Taiwan health officials are reporting this year’s first case of rubella, or German measles in a 39-year-old female who resides in northern Taiwan. According to the CDC, she sought medical attention on Jan. 18 after developing skin rash. When her symptoms persisted and other symptoms such as fever, cough, and swollen neck lymph node, she sought medical attention again on Jan. 20.
Infection with rubella was later confirmed in the case, which has since recovered and been removed from isolation.
Health officials have determined the case to be travel-related since during the exposure period, she was traveling in Hong Kong.
Health authorities implemented a number of prevention measures and identified 80 contacts, including her family members, passengers sitting in the same and adjacent rows on the same flight to Taiwan, healthcare personnel and patients that she came into contact with when she sought medical attention, to monitor and follow up until February 15.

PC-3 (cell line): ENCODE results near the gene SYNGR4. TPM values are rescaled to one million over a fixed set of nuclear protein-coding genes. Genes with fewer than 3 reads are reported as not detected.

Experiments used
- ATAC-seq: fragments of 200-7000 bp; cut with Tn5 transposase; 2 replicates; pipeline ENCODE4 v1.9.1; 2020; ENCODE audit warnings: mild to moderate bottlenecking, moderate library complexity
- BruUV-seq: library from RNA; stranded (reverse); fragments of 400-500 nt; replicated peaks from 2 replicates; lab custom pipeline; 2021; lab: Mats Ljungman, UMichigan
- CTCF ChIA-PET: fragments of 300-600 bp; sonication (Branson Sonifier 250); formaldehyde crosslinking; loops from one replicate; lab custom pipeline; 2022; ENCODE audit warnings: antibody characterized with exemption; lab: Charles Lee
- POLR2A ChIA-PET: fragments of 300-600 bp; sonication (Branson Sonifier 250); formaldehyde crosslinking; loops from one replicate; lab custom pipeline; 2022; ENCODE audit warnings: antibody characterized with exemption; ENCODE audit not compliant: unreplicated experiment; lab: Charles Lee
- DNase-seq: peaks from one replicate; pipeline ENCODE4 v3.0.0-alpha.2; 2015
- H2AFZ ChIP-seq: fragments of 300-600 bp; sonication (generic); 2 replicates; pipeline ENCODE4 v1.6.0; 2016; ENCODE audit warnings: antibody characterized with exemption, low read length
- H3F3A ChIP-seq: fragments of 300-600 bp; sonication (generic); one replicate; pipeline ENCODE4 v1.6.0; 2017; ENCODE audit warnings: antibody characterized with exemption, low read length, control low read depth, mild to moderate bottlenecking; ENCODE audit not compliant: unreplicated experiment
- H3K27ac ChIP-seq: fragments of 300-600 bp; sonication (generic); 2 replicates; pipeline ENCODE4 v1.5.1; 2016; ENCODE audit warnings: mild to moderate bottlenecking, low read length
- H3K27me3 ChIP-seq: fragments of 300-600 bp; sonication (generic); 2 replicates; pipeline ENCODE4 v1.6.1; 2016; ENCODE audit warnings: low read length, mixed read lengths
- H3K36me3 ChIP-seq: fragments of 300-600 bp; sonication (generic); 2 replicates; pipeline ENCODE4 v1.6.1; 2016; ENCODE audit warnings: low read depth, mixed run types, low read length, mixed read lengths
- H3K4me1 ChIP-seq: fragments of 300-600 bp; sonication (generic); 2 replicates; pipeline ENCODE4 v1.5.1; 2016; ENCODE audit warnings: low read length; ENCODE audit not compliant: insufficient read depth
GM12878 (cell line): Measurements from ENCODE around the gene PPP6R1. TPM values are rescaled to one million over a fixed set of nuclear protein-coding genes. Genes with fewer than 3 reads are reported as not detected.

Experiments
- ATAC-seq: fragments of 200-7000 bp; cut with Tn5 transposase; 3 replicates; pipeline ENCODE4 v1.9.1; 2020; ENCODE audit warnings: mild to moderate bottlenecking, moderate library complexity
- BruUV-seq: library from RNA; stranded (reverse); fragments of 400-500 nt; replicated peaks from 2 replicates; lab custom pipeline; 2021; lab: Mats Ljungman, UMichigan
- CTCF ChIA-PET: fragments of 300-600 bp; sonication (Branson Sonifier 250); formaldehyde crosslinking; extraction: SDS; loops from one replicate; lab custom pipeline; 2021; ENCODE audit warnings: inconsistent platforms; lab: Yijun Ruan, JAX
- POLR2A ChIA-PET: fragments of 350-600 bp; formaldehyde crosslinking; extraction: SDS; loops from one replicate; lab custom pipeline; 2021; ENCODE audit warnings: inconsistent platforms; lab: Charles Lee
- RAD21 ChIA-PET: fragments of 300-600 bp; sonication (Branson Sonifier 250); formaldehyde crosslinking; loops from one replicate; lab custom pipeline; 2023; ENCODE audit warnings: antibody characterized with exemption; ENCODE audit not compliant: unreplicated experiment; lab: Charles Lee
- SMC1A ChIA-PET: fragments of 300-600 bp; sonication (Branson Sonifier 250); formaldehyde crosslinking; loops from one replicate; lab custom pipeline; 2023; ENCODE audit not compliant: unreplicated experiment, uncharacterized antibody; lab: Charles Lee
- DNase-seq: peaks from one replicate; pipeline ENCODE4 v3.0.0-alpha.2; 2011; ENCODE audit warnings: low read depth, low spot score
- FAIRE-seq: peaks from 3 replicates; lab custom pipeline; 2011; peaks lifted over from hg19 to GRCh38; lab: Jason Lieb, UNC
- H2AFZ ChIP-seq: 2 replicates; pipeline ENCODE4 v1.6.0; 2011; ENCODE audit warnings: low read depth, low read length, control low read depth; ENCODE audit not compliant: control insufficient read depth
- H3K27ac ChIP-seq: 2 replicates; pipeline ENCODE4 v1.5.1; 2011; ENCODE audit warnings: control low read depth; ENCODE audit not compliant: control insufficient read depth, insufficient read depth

To date, none of the contacts is pregnant and none has developed any suspected symptoms.
In 2015, Taiwan saw seven rubella cases, three of them being locally transmitted.
Rubella, or German measles infection in people is typically mild. However, in pregnant women, rubella can cause death or birth defects such as cataracts, deafness, glaucoma, and heart, lung and brain abnormalities in an unborn baby (fetus) during the first few months of pregnancy.
Rubella is a highly contagious disease. People who are infected with rubella are infectious from 1 week before to at least 4 days after the rash appears. It is transmitted through airborne droplet or close contact with the patient, but it is vaccine-preventable.
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